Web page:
As Asko Piirainen, a long-time harvesting entrepreneur from Sotkamo, Finland, says: “Monitoring profitability is beneficial to both entrepreneurs and their staff.”
Asko Piirainen’s mornings always start the same way:
– I check which harvesting site information has been entered into the cloud, I make my additions and transfer the data into our system.
Asko Piirainen monitors data automatically supplied by his forest machines which includes time reports, timber volume and quality, as well as harvesting conditions.
Piirainen is the Managing Director of Metsäurakointi Piirainen Oy and currently employs 25 persons. He has been a harvesting contractor for 35 years and believes in systematic monitoring:
– I’ve been monitoring the data 20 years. I believe it is extremely important and everybody in this line of business should do it.
Waving goodbye to misconceptions
According to a report by the Finnish Work Efficiency Institute (TTS – Työtehoseura) for the FOBIA project, 30 % of Finnish harvesting contractors do not value machine data as an asset for their business. Furthermore, this report reveals that 70 % of the respondents believe the data is useful to some extent, but very few of them use the data in their daily management work. As Asko Piirainen describes the situation:
– Many harvesting contractors think that they cannot change the situation and their income. Monitoring could make a real difference and help them to get rid of such misconceptions.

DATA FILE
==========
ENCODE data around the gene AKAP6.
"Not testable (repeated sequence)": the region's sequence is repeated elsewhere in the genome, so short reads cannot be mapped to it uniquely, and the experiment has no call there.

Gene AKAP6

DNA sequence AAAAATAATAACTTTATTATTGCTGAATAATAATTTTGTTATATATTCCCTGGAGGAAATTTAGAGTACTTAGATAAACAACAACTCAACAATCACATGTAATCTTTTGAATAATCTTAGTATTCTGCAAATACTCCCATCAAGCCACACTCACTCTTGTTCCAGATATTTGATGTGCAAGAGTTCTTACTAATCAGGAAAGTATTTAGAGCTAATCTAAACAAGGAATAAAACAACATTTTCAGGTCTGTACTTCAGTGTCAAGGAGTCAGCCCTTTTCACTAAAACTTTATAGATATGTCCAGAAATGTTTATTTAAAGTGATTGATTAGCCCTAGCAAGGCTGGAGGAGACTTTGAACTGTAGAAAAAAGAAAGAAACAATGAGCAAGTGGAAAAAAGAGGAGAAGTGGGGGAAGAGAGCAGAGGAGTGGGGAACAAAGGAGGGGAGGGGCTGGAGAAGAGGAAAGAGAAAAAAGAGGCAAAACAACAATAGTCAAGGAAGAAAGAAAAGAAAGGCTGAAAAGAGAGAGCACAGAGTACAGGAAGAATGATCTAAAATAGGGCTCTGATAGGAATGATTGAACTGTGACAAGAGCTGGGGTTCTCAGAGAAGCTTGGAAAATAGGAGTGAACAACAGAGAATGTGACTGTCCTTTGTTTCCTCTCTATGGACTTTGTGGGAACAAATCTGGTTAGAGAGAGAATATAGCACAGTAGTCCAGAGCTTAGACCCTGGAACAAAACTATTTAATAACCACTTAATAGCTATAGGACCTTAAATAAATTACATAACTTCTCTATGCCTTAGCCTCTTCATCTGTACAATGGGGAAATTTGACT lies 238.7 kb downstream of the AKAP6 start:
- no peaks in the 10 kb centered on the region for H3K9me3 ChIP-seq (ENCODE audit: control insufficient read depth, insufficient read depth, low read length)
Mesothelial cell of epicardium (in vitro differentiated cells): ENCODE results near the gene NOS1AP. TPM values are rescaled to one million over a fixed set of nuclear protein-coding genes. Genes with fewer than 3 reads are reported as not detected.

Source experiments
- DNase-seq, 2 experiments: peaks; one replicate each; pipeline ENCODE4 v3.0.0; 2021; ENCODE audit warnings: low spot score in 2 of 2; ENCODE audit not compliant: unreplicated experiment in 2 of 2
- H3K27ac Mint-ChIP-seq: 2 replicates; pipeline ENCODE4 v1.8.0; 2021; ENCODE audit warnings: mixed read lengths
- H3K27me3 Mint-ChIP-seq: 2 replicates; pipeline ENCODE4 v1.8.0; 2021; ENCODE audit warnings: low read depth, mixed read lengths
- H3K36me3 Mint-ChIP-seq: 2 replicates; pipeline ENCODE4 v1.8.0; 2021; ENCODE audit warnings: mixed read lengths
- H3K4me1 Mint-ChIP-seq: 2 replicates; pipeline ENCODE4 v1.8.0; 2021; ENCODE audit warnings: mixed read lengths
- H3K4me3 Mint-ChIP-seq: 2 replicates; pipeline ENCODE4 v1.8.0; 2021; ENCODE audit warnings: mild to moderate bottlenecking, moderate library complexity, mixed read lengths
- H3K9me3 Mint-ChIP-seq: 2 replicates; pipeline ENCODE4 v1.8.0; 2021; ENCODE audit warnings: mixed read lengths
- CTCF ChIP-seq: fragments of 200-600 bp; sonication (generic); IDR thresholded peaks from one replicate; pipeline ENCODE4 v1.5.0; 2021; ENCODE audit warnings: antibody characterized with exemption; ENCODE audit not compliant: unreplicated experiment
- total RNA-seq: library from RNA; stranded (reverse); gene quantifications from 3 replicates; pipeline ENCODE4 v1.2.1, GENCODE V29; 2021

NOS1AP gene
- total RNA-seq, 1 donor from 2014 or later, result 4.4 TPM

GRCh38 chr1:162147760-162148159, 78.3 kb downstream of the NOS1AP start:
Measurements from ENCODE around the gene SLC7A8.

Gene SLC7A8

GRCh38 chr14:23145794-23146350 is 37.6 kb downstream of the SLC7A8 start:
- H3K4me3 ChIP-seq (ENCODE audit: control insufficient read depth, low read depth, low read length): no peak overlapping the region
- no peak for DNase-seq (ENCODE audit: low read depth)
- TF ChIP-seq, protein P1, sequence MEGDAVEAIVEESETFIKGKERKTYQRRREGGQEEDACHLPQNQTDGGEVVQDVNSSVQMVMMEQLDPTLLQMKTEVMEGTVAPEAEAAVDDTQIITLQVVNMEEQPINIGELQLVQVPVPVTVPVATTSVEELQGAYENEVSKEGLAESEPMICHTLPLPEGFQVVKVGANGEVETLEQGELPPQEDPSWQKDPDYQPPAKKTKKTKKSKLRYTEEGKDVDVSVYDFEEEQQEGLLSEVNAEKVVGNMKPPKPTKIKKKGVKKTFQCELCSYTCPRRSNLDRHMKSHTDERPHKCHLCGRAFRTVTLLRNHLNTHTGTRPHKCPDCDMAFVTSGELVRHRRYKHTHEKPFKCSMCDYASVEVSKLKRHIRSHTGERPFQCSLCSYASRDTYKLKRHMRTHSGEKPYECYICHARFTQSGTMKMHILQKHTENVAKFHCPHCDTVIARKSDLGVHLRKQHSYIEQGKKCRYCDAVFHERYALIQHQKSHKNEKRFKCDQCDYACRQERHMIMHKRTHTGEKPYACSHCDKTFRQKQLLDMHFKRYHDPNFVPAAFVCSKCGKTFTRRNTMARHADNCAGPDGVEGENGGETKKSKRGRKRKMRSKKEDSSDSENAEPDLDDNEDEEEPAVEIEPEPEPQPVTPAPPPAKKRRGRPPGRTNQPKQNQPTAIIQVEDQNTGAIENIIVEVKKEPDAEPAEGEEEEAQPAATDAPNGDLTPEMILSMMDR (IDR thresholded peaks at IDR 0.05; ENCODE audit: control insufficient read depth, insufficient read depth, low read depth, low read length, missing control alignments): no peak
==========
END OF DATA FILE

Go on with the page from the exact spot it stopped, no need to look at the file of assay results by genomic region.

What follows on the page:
Rewards for exceeding goals
Piirainen monitors data such as volume of fellings, stem volume, hours worked and the mechanical availability. He uses the information in pricing as well as in monitoring profitability. The machines and operators are connected to a follow-up system. Based on the gathered data, Piirainen sets personal goals for operators, and if the operators exceed the goals, they get a performance bonus.
– Approximately 30% of the profit goes to the operator and the rest stays with the company.
In Asko Piirainen’s opinion, there are strong grounds for the performance bonus. He estimates there is about a 30 % difference between operators in terms of their productivity. According to the FOBIA report, the figure can be as high as 40 %.
Piirainen admits it has not always been easy for him to trust the new systems, and initially there was a lot of resistance towards using it among the harvester drivers. The system was even nicknamed ‘Big Brother’.
– Today, nobody even comments on it, and using it is an essential part of the job.
According to Piirainen, the reluctance prevents many companies from making the best use of the data. In some cases, staff have even threatened to leave the company. Over the years, Piirainen, who has acted as chairman of the Trade Association of Finnish Forestry and Earth Moving Contractors and he believes that such resistance will fade away as systems are taken into wider use.
– Whatever your line of business, you have to monitor profitability. Forest machine operators also benefit when the contractor knows their business is profitable. It secures long-term employment.
The user-friendliness of the software is improving all the time. Piirainen believes this is no longer a hindrance for adopting the monitoring systems:
– All major brands provide these systems and they are simple enough to use.
Asko Piirainen is currently moving all the monitoring onto Komatsu’s MaxiFleet system.
– It is an incredibly good system and you get a lot of information in a simple format.
However, efficient use of data does require a bit of work, as Piirainen points out:
– There is no fully automated system available. You must make the effort to use the system, make a report, and then analyse it.
Text: Ilkka Ritvanen/Cordial Communications